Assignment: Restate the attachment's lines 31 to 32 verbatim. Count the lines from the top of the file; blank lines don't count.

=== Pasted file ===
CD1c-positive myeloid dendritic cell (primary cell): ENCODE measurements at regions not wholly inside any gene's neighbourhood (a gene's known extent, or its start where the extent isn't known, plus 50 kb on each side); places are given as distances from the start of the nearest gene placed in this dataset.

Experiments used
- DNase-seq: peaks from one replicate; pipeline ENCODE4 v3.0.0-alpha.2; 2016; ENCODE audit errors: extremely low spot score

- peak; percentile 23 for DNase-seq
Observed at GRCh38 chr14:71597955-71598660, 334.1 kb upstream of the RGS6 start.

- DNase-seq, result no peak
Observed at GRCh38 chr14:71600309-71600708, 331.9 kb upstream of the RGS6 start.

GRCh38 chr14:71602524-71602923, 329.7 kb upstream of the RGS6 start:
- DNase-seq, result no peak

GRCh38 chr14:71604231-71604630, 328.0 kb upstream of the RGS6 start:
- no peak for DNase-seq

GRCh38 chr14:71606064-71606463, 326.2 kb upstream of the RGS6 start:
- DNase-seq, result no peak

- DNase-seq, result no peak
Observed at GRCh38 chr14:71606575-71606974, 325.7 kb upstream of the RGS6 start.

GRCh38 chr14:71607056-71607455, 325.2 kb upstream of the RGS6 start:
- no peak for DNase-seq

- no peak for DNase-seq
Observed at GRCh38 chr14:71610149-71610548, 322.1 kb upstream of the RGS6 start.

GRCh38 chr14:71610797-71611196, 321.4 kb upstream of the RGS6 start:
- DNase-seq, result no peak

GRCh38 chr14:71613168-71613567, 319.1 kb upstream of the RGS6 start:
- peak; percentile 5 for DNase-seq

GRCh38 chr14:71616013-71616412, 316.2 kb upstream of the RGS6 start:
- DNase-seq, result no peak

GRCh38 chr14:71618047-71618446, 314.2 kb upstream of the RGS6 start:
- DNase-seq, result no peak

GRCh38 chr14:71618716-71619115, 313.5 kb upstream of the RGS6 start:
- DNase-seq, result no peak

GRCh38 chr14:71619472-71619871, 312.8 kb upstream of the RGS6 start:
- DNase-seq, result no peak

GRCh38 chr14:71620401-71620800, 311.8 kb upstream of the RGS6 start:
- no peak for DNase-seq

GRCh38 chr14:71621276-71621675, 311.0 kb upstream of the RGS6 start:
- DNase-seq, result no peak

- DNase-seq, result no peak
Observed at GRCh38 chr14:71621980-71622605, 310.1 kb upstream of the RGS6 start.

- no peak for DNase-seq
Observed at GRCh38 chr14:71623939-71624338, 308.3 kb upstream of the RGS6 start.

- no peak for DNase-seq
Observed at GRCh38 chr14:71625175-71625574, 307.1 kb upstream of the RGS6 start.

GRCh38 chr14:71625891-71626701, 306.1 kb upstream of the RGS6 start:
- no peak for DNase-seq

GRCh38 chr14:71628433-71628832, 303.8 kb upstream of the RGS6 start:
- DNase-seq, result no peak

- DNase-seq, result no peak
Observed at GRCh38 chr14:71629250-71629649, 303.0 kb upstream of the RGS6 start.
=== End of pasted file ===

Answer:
- DNase-seq, result no peak

GRCh38 chr14:71620401-71620800, 311.8 kb upstream of the RGS6 start: